• If there was no poverty and hunger, or poverty was minimised, there would be benefit to go to school. So how can your business help end poverty?
  • If we have a society where there is room for diversity and equality between the sexes, the inequality curve will be broken and equality will increase. Ultimately, trust between the population groups will be strengthened. You can therefore consider whether gender quotas are something that your company should use or not?
  • How can you, in the workplace, avoid that some employees feel marginalised in relation to local society? How can your company create social security where the individual is valued? Could you employ more employees with origins other than native speakers?

This leads us to the next point, namely: what is the difference between ESG and CSR?

CSR versus ESG

If we start by looking at what CSR and ESG are abbreviations for - then it is easier to see the differences:

  • ESG stands for: Environmental, Social, and corporate Governance
  • CSR is an abbreviation for: Corporate Social Responsibility

Corporate governance is about good corporate governance, including the system of: Rules, principles and processes by which the company is characterised. ESG is therefore primarily targeted at investors and thus shareholders - but is also an important part of CSR. It will be elaborated on later in this section.

CSR targets a wider group of stakeholders, namely: Employees, customers, authorities, etc. With CSR, the company takes a social responsibility by showing said responsibility in relation to the local community and the global world.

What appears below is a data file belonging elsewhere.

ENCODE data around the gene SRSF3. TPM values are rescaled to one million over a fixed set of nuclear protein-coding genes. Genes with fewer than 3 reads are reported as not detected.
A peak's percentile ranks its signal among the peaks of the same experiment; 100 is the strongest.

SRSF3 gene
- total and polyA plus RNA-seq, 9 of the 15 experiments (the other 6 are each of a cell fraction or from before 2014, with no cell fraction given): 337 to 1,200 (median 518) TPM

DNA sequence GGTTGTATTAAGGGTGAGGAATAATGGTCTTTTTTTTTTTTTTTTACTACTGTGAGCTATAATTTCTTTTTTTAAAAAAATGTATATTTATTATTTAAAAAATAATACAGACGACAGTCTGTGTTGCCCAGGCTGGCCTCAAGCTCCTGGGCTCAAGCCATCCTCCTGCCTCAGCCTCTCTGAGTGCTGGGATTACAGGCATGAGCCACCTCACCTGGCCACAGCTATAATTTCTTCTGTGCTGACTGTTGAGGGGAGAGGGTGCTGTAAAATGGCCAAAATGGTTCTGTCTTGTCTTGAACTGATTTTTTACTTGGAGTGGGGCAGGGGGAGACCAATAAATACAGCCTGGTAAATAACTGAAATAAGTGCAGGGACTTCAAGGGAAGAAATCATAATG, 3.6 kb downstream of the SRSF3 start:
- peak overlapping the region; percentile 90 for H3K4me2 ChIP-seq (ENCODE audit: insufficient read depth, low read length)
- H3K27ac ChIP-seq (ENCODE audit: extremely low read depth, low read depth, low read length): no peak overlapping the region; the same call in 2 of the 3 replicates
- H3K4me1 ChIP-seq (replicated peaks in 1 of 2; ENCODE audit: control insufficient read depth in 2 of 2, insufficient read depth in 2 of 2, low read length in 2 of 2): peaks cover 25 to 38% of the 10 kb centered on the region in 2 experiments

For the largest companies in Denmark, it is required by law to incorporate an explanation in the annual report in relation to the companies' social work. You can read more about this at (in Danish) 

If you want to work purposefully with CSR, you can choose to follow:

  • ISO 26000 'Guidance on social responsibility', which is an international standard
  • DS 49001 'Management system for social responsibility', which is a Danish standard

Areas of effort you can choose to adhere to are:

  • Organisation (ESG is at the heart of all CSR work, so CSR is not only applied in practice in parts of the company, but throughout the company)
  • Human rights (free choice of trade union; freedom of expression; gender quota; creating jobs for people with disabilities)
  • Working conditions (working conditions; employment conditions; development opportunities; collective agreements; health and safety)
  • Environment (prevention of pollution; sustainable use of resources; protection of nature, combating climate change)
  • Good business practice (including ethical behaviour and creating a procurement and/or supplier policy)